2020 must be the year for robotic automation within UK manufacturing
UK manufacturers must tip the balance in favour of automation in 2020 to avoid falling behind international competition.
As the only G7 country with a robot density below the world’s average, with just 74 units per 10,000 workers, the UK is behind 14 other European countries in robotic adoption, highlighting the challenge that British manufacturing faces to compete with foreign productivity.
The UK led the First Industrial Revolution by embracing new technologies and the opportunities these created. However, unless British manufacturers significantly increases its adoption robotics and automation, and take full advantage of the technology available, foreign productivity will increase and the UK will be left trailing behind in the Fourth Industrial Revolution.
Last year, Endoline Automation, capitalising on its four decades of success in automating global food manufacturing facilities, launched Endoline Robotics in a bid to not only meet rising demand but to educate UK manufacturers on the many benefits robotic integration can yield.
At the end of last year, Endoline Robotics’ strategic partner, FANUC UK, held an Open House as a way of bringing key industry figures together and open a discussion on what needs to be done to move UK automation uptake forward.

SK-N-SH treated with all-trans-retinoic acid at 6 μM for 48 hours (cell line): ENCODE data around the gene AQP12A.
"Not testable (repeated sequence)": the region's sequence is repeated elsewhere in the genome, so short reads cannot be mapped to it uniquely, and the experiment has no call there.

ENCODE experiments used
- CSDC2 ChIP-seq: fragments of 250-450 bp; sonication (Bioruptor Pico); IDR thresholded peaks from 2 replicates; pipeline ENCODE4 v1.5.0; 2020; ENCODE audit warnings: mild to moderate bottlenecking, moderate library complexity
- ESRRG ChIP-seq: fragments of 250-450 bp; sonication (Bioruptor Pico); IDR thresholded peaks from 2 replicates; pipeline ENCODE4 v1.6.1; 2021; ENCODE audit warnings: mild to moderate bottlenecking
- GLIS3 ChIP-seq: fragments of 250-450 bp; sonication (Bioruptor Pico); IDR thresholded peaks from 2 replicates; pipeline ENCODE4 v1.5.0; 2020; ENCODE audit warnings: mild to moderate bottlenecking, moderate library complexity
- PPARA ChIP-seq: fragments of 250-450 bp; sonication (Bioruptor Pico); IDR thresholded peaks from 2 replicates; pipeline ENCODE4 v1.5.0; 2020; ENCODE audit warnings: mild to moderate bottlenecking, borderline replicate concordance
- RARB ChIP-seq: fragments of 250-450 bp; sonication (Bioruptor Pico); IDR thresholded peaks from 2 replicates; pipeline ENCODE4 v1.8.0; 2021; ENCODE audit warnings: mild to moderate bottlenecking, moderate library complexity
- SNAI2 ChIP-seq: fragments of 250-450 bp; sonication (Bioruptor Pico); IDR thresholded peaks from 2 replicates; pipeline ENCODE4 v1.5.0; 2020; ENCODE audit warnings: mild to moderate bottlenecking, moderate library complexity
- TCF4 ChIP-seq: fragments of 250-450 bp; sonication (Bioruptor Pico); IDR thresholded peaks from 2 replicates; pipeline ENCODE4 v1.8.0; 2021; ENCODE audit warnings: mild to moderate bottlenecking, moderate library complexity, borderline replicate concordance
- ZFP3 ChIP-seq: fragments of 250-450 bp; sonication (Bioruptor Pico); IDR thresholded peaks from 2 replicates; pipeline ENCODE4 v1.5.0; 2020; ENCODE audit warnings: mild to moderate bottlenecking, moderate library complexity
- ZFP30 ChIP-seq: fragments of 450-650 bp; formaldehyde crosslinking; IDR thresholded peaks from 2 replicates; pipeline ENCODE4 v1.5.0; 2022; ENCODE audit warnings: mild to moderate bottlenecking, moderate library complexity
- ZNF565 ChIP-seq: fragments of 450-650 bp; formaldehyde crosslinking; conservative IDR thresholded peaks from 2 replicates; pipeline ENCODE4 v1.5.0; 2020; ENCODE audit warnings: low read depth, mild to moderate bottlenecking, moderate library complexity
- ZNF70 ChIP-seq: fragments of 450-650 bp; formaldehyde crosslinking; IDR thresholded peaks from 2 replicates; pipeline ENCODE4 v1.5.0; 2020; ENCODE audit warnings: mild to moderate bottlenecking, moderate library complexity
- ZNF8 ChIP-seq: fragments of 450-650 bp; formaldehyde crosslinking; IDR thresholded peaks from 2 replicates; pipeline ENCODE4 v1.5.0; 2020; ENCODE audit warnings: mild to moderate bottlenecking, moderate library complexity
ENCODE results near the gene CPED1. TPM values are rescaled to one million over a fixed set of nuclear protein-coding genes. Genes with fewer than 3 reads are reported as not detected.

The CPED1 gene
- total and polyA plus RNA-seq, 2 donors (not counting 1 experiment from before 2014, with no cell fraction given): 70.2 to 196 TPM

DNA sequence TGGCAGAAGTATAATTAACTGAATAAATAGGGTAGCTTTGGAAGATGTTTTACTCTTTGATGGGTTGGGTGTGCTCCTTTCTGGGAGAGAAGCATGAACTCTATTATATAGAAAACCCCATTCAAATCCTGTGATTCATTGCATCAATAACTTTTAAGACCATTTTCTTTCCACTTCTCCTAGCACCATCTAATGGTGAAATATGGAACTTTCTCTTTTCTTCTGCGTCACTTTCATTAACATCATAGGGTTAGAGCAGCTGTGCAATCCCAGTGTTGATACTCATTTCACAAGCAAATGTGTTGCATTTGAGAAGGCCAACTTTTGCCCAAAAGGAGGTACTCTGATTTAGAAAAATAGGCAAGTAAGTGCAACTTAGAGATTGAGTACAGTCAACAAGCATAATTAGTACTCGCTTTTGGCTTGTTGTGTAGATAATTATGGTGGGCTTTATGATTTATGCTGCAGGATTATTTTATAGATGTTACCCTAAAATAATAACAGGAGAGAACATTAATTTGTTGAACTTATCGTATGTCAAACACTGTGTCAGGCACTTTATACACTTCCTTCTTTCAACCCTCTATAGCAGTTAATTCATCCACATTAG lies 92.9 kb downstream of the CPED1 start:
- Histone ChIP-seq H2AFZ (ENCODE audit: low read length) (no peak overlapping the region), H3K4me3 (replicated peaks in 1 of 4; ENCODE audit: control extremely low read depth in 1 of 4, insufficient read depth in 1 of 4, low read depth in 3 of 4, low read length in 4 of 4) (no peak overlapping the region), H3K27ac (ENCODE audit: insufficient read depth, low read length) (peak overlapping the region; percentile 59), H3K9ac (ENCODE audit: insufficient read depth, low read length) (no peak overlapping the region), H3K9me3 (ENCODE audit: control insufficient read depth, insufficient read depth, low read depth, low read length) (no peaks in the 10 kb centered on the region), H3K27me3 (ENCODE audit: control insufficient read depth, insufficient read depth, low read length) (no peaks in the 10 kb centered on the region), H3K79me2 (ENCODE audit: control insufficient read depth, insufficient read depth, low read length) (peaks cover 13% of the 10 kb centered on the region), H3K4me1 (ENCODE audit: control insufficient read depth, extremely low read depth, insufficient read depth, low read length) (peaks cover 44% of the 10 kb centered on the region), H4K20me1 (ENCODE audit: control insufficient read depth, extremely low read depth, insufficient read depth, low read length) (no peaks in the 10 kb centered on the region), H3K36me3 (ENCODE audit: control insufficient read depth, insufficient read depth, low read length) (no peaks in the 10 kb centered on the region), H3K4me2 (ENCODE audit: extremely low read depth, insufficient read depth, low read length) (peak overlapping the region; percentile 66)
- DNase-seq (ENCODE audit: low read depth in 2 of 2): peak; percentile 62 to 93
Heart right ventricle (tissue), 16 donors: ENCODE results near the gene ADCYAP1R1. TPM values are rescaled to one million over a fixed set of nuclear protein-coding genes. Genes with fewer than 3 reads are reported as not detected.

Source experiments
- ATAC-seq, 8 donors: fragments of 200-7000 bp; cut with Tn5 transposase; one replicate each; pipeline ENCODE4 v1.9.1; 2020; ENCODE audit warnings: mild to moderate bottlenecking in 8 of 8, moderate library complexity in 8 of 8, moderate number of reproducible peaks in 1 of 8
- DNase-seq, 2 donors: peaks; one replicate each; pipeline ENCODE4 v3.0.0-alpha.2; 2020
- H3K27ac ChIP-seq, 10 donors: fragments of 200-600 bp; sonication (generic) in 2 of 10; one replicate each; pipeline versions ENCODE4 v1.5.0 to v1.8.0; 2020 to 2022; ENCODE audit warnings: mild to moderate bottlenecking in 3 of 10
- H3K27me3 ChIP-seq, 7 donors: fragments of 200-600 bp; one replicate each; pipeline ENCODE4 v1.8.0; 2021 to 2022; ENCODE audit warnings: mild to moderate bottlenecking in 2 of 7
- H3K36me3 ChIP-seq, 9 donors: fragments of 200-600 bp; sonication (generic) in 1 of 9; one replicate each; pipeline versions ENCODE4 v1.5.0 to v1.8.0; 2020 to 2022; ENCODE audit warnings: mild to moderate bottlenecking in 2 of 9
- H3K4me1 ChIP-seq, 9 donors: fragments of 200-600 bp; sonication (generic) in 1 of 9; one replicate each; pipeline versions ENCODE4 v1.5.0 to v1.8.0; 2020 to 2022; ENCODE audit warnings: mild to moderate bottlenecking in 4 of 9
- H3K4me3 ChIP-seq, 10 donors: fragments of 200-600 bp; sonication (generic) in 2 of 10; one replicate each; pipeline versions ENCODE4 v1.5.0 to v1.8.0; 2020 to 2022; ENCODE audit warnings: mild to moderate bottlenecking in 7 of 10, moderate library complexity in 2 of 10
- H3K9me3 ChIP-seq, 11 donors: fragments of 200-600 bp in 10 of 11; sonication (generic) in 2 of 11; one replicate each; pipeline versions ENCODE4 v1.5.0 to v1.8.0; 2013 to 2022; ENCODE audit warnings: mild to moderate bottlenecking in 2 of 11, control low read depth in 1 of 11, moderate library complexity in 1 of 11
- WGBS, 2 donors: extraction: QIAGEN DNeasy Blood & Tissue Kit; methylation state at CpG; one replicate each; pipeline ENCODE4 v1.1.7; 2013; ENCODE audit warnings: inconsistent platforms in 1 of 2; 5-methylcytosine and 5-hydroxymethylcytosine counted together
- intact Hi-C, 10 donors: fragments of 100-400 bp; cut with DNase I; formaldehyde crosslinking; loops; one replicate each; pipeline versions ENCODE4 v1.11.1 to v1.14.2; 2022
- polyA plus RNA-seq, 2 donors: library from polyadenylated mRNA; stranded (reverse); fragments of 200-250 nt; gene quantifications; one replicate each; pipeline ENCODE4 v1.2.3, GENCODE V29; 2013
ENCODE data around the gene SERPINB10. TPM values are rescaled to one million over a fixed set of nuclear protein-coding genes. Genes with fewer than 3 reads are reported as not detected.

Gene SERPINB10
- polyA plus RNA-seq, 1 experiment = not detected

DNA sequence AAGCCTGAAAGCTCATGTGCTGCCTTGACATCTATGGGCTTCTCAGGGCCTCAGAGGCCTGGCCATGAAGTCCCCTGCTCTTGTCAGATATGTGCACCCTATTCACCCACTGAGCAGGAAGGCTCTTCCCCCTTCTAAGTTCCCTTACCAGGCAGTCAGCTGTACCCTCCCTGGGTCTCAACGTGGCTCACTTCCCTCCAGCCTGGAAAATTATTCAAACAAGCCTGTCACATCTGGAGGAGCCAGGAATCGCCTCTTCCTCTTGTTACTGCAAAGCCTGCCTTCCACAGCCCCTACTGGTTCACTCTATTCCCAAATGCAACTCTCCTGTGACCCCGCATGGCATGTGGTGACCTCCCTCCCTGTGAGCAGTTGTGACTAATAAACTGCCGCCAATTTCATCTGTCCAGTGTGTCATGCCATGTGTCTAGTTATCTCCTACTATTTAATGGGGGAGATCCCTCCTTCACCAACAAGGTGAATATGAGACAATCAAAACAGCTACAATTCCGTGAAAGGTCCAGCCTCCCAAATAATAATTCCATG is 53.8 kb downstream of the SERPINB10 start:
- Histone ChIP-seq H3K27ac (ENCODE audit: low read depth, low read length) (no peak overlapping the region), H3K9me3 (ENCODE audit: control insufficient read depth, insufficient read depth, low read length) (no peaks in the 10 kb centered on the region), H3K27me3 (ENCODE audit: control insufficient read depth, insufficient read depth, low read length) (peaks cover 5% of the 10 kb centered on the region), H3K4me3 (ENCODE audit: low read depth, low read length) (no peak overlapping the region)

While raising a number of interesting questions on the state of automation, the event highlighted the major challenges which still need to be overcome, and, in particular, the misconceptions which still surround robotics.
While most UK manufacturers understand the efficiencies gained from automation, the belief that it is expensive is still a barrier, particularly for SME’s and manufacturers on short term retailer contracts. However, when you consider that, as a country, we are around 30% less productive per hour than a German manufacturer, then the financial impact of not automating is clearly far greater.
Today, robotic systems can not only boost productivity and efficiency, they are tangible assets which can be moved or easily re-programmed to meet changing demands. Robotic palletising systems in particular, as they are outside high-care areas, are extremely flexible and can take the strain of monotonous and repetitive tasks off human workers, freeing up their time to complete more value-added tasks.
For many, return on investment (ROI) can be a deal breaker. When looking to achieve ROI inside a year, manufacturers shouldn’t be swayed by price alone. A well-engineered solution will provide low cost of ownership for many years at a fraction of the cost of manual labour.
Therefore the risk we face is not robots taking over the UK workplace, but the risk that, unless UK manufacturers begin embracing the benefits of automation, other countries will continue to seize the initiative and take advantage of new technologies, not least the growth and jobs they bring, while the Britain continues to trail behind.